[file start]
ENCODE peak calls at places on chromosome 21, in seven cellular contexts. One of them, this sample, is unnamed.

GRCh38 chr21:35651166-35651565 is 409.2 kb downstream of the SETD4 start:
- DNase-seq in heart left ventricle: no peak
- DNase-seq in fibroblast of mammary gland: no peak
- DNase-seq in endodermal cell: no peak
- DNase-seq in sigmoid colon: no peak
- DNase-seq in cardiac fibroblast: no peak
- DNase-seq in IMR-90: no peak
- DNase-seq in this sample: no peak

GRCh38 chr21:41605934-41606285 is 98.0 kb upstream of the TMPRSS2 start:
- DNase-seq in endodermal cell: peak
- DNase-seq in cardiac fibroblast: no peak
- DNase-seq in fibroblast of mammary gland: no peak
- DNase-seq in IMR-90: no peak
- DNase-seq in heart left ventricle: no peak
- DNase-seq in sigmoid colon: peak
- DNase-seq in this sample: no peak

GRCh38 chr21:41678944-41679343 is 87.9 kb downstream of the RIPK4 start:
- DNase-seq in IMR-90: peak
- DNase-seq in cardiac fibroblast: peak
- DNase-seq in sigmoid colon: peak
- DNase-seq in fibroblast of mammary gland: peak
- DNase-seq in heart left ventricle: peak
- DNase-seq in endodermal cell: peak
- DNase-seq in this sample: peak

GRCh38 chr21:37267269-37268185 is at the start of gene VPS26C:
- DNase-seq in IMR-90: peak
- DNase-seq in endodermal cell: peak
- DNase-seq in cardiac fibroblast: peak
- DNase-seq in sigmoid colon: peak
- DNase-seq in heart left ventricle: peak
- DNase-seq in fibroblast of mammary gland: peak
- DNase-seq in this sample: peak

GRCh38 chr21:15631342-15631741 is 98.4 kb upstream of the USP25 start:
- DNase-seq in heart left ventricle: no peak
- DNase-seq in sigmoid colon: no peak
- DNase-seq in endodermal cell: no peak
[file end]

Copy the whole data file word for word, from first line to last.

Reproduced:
ENCODE peak calls at places on chromosome 21, in seven cellular contexts. One of them, this sample, is unnamed.

GRCh38 chr21:35651166-35651565 is 409.2 kb downstream of the SETD4 start:
- DNase-seq in heart left ventricle: no peak
- DNase-seq in fibroblast of mammary gland: no peak
- DNase-seq in endodermal cell: no peak
- DNase-seq in sigmoid colon: no peak
- DNase-seq in cardiac fibroblast: no peak
- DNase-seq in IMR-90: no peak
- DNase-seq in this sample: no peak

GRCh38 chr21:41605934-41606285 is 98.0 kb upstream of the TMPRSS2 start:
- DNase-seq in endodermal cell: peak
- DNase-seq in cardiac fibroblast: no peak
- DNase-seq in fibroblast of mammary gland: no peak
- DNase-seq in IMR-90: no peak
- DNase-seq in heart left ventricle: no peak
- DNase-seq in sigmoid colon: peak
- DNase-seq in this sample: no peak

GRCh38 chr21:41678944-41679343 is 87.9 kb downstream of the RIPK4 start:
- DNase-seq in IMR-90: peak
- DNase-seq in cardiac fibroblast: peak
- DNase-seq in sigmoid colon: peak
- DNase-seq in fibroblast of mammary gland: peak
- DNase-seq in heart left ventricle: peak
- DNase-seq in endodermal cell: peak
- DNase-seq in this sample: peak

GRCh38 chr21:37267269-37268185 is at the start of gene VPS26C:
- DNase-seq in IMR-90: peak
- DNase-seq in endodermal cell: peak
- DNase-seq in cardiac fibroblast: peak
- DNase-seq in sigmoid colon: peak
- DNase-seq in heart left ventricle: peak
- DNase-seq in fibroblast of mammary gland: peak
- DNase-seq in this sample: peak

GRCh38 chr21:15631342-15631741 is 98.4 kb upstream of the USP25 start:
- DNase-seq in heart left ventricle: no peak
- DNase-seq in sigmoid colon: no peak
- DNase-seq in endodermal cell: no peak